The following excerpt is taken from John Piper’s recent sermon “The Plundering of Your Property and the Power of Hope,” preached at Passion City Church in Atlanta, Georgia on January 18, 2015. The sermon was on Hebrews 10:32–36. Here’s what Pastor John said.
The church in America, as I, at age 69, have watched her now for a long time, is slowly awakening from the distortion of about 350 years of dominance and prosperity in America. This is paradigm-determining for me. And I am just thinking right across the board — no particular denomination, Protestant, Roman Catholic, Eastern Orthodox. The church in America today is slowly awakening from the distortion of about 350 years (the length of our country) of dominance and prosperity.
Dominance and Prosperity
What I mean by dominance is that for most of American history, until recently, being a Christian has been viewed as normal, good, patriotic, culturally acceptable, even beneficial. And what I mean by 350 years of being prosperous is that, by and large, being a Christian has generally resulted in things going well for you, especially in the South. I grew up three hours from Atlanta in Greenville, South Carolina. I am a Southerner by birth. I grew up in the horrors of some of the stuff I am going to be talking about in a minute. We are “Christian” in the South. We are Americans.
And what I mean by the distortion of 350 years of dominance and prosperity is that this 350-year history of our dominance and prosperity has created a massively, deeply unbiblical mindset — namely, at-home-ness in the world. It hasn’t been good for us. We are suffering from it, prosperous though we be. So we have been dominant culturally and prosperous materially, and we have come to feel at home. “This is our land and our culture.” And the assumption is that things will go well for us here. “This is our place. This is the way we do things. It is the way we think about things. We are Christian here.” And we very much enjoy being thought well of for that, and we expect things to go well.
And poverty and sickness and suffering and death are the worst things that can happen. And there isn’t anything much worse. We expect this Christian land to be wealthy and for us to be wealthy, to be healthy, at ease, upbeat, success-oriented. And we have developed a form of Christianity to support those ingrained expectations: to be a Christian is to be accepted, to be a Christian is to be comfortable, to be a Christian is to be secure and to be prosperous. And that form of Christianity has focused mainly on how we feel and whether our needs are getting met.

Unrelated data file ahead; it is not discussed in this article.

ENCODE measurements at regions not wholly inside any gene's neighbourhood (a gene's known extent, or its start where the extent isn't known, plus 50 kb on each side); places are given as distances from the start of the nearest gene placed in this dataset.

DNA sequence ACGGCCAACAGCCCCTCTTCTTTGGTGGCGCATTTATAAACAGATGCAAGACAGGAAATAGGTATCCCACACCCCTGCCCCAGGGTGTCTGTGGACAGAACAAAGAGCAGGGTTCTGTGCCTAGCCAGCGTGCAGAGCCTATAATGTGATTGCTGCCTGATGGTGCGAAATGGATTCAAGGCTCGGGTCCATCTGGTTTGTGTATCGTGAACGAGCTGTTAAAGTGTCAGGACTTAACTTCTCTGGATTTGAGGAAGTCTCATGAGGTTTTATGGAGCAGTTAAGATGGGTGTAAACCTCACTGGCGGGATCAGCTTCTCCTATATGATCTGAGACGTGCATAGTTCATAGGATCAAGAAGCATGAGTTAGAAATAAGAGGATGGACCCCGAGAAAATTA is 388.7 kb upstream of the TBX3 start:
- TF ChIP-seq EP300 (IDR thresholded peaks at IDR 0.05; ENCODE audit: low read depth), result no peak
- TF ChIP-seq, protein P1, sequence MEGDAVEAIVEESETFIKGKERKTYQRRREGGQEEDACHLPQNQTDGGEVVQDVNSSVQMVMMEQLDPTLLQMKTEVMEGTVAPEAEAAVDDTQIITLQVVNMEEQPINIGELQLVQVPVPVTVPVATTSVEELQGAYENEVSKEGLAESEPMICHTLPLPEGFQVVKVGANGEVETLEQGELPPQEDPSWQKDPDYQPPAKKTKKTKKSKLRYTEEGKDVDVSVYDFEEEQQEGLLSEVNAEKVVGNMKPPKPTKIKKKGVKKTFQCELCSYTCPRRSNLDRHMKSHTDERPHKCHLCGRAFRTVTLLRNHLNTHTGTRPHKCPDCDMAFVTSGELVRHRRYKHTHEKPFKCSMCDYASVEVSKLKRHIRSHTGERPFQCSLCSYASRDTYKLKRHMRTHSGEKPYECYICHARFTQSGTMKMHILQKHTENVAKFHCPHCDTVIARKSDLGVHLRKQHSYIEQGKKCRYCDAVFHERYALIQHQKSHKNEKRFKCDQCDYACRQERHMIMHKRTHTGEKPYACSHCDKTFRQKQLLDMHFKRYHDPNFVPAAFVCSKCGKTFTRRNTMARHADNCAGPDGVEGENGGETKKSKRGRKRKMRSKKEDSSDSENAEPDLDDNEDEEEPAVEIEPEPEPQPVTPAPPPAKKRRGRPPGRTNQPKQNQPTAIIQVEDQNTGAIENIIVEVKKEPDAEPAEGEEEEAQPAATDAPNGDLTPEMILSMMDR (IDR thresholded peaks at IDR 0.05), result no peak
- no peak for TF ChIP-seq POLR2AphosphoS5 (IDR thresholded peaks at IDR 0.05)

And then we sell this; we offer this to people: “Come to Christ, and life will go better for you.” By and large, in America, for 300 years, the call to be a Christian has not been the call to be an alien. By and large, it hasn’t been the call to be a sojourner or an exile or to be out of step. It is the call to be a respected citizen in the community. We are only slowly awakening from this. People get really angry if you treat my Christianity as though it is not the norm. People get angry when you treat their views of things as not the norm. “I get angry. You are taking away my culture. You are taking away my land, my history. I am getting mad at you, because I have developed a Christianity that assumes dominance and prosperity and fitting in are normal. This is our way here. If you don’t like it, go somewhere else.”
Just Enough Truth
There is enough truth in that to give it some traction, right? If you live like a Christian, and you don’t get drunk every weekend, you will probably be more successful in life, right? You can keep your job. Your marriage will probably go better if you don’t come home drunk every Sunday night. That’s true, and the Bible says don’t get drunk. And so if you do what the Bible says, life goes better. The Bible says work hard. If you don’t work, you don’t eat. So if you work hard, then you are probably going to prosper in your business a little more. So being a Christian will probably bring success. There is just enough truth in this that it gets traction.
The problem is that this mindset is just totally out of proportion. We have come to take all of those relatively minor spin-offs of devotion to Jesus and elevated them above the massive, real pleasures of knowing him, loving him, and dying and being with him forever. Everything is out of proportion in typical American Christianity.
And Hebrews 10:32–36 fills me — it has for so many years — with a longing not to be a domesticated, comfort-seeking, entertainment-addicted, prosperity-loving, security-craving, approval-desiring Christian. I don’t want to be that. It is abominable to me to be that. I don’t want to waste my life just fitting in.
I want to be set free from this distortion. I want to be biblical. I want to have real, spiritual, otherworldly power on my life. I want to have stunningly countercultural, otherworldly hope driving this engine.